Home » Poetry » Robert Burns, The Falls of Foyers & a Loch Lomond cruise

Robert Burns, The Falls of Foyers & a Loch Lomond cruise

Here’s Part Two of my poetry blog written while I was on holiday in Scotland. See Part One below or follow the link https://weavingyarns1.wordpress.com/2015/08/07/the-kelpies-whisky-angels-a-salmon-ladder/

FALLS OF FOYERS

From Lines On The Fall Of Fyers Near Loch-Ness.
written with a Pencil on the Spot by Robert Burns, 1787 :

Still thro’ the gap the struggling river toils,
And still, below, the horrid cauldron boils.

P1050167

Go to http://www.robertburns.org/works/184.shtml for the rest of the poem

P1050174

After Robert Burns’ Lines On The Fall Of Fyers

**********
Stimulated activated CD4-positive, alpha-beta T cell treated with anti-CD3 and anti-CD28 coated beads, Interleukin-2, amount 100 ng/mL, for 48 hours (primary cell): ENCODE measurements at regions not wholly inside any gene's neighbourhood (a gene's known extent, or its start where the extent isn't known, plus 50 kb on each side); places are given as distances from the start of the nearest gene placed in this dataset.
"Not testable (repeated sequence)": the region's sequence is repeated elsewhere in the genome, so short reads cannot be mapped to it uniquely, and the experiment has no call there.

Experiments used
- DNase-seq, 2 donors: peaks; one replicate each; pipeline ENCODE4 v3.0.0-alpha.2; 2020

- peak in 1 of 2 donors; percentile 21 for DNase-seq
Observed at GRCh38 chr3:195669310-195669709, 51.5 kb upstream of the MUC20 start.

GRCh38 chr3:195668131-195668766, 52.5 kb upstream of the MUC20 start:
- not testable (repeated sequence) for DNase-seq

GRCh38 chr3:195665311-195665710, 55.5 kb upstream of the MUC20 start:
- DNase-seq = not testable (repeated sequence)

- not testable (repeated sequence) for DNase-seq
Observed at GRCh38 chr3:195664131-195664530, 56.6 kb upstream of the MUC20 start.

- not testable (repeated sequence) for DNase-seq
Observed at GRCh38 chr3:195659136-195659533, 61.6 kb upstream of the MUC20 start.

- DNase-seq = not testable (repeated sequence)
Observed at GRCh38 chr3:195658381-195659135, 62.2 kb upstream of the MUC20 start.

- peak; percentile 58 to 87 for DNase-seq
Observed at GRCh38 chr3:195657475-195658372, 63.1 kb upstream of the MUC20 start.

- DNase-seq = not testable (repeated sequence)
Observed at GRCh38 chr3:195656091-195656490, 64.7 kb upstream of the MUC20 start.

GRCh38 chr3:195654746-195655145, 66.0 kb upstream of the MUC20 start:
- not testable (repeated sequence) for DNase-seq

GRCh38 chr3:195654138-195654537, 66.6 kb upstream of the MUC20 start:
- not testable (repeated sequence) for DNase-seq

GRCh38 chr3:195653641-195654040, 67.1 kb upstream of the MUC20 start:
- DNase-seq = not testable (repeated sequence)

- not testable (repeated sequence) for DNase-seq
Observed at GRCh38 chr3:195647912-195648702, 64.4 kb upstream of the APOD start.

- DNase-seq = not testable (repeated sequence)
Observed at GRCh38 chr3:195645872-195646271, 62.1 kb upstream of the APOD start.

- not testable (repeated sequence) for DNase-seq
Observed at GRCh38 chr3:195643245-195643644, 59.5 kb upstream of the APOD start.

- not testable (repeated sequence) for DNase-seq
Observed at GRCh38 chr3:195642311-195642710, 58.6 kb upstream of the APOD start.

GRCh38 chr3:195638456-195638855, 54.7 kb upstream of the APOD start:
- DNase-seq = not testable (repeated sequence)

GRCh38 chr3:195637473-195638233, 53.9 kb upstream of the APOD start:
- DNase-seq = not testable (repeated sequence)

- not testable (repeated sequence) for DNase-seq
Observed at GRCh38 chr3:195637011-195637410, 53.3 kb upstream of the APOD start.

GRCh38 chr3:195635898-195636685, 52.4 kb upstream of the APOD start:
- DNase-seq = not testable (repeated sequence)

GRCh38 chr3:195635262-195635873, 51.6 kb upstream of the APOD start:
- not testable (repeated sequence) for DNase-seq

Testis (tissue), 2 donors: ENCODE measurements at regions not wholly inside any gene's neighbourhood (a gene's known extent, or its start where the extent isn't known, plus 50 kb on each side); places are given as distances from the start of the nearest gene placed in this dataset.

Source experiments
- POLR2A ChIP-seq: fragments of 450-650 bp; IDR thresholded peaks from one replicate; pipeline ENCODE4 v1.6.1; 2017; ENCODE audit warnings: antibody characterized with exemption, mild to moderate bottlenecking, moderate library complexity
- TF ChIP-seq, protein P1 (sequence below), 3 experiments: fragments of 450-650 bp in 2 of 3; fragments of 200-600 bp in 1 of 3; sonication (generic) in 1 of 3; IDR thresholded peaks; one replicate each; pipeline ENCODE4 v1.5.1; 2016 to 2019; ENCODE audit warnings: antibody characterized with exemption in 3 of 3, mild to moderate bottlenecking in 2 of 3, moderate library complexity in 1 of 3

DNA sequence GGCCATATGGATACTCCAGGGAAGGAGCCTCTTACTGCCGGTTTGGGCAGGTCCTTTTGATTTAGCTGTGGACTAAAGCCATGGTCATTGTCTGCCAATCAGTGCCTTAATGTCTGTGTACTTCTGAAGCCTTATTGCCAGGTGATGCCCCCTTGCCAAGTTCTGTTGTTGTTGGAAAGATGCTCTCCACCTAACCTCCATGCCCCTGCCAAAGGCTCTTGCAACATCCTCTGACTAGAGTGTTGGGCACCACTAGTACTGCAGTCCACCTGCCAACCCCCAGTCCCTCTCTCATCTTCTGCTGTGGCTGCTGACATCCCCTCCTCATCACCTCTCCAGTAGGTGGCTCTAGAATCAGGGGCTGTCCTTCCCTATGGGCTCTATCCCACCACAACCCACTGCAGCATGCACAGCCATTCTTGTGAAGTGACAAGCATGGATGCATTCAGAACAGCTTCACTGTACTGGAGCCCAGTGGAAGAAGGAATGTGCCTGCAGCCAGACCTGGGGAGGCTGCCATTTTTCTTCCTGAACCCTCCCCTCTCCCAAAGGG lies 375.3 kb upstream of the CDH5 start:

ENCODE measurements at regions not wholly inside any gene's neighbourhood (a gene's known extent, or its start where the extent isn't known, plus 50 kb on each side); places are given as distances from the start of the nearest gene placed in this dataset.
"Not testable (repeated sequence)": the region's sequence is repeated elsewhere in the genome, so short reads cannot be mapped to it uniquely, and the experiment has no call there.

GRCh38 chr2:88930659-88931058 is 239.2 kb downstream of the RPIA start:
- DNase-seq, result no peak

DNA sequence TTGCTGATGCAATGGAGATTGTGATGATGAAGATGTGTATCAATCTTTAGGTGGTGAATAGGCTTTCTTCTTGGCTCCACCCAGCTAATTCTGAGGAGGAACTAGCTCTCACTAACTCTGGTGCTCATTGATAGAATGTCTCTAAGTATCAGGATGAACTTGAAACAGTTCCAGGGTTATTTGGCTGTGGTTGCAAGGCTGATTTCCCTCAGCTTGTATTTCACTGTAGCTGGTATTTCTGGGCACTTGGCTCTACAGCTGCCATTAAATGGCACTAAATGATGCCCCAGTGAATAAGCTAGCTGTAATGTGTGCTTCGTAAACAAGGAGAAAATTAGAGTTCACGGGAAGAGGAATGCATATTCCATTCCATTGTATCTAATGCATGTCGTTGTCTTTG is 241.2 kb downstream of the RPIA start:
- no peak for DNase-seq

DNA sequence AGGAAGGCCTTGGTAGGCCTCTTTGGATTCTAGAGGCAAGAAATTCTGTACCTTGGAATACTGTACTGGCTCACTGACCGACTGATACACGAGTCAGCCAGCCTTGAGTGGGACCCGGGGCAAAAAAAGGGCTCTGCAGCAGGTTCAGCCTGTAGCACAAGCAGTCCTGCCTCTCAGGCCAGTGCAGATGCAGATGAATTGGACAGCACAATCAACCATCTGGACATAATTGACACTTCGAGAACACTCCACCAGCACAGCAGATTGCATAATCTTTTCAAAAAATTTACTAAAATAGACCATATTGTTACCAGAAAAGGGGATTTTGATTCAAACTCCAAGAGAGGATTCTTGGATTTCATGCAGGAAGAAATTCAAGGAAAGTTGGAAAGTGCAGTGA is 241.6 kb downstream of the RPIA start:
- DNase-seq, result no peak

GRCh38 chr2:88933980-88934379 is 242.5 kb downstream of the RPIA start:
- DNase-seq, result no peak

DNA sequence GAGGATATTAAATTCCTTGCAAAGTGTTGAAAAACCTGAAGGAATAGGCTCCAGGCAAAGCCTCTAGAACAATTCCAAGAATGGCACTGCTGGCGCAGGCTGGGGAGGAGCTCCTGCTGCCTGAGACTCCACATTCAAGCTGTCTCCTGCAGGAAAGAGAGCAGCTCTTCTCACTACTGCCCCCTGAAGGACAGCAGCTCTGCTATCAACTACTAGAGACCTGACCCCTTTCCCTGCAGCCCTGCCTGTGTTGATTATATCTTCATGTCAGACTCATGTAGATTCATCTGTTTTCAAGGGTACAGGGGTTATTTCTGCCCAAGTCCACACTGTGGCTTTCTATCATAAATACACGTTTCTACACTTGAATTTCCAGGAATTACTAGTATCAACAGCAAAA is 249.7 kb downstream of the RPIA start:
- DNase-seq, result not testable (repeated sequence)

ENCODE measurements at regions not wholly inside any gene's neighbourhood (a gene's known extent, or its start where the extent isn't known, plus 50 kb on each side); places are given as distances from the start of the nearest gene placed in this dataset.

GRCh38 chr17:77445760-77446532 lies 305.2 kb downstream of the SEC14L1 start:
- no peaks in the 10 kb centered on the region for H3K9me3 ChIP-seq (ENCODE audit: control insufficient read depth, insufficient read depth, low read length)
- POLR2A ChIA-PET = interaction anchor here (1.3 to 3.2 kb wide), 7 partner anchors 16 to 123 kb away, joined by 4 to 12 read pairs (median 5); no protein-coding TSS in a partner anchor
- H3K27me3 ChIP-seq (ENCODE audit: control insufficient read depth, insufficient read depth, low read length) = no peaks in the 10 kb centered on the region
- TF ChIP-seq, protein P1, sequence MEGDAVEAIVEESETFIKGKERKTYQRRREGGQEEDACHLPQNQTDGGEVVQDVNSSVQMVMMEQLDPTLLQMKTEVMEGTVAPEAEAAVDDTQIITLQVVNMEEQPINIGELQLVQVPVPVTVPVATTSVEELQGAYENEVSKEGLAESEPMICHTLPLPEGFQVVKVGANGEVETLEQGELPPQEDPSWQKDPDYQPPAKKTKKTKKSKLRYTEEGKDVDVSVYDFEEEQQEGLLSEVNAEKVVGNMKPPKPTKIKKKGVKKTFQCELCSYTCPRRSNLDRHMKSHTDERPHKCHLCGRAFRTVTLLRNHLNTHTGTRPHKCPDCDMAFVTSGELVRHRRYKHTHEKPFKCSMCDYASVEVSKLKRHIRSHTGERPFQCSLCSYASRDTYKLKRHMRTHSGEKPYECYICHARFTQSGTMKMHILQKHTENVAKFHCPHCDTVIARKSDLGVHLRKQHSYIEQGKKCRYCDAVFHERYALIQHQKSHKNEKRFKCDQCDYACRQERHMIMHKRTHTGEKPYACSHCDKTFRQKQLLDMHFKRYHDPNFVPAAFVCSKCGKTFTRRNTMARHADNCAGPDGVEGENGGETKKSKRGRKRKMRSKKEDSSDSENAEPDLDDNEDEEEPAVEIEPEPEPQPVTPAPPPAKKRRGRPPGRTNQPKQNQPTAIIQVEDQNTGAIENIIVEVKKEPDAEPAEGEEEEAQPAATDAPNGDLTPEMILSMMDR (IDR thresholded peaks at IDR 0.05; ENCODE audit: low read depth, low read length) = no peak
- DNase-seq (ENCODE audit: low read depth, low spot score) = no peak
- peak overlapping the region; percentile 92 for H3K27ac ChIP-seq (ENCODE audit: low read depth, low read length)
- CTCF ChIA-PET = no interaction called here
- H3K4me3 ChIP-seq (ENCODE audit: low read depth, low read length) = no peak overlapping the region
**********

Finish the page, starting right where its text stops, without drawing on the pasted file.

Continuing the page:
Dear Rabbie,

To use the word ‘still’ in a verse about waterfalls,
twice in consecutive lines, seems at odds
with the subject and rather excessive.

However it’s true that the river falls still
and the bubbling whiteness is constant,
and maybe you made a poetic connection,

were thinking of whisky, the ‘cauldron’ a still
after frothing of single malt, water and yeast,
in spirit at least.

© Heather Wastie

LOCH LOMOND CRUISE COMMENTARY

Ben Lomond
‘Beacon Mountain’
on the eastern shore of Loch Lomond,
is the most southerly of the Munros.
      “I saw a herring!
It has tribute namesakes
in Tasmania, New Zealand,
Utah, Colorado
and British Columbia.
      “What kind of herring?
And appears in the well-known traditional Scottish song
“The Bonnie Bonnie Banks o’ Loch Lomond”.
      “The one with long legs.”

© Heather Wastie

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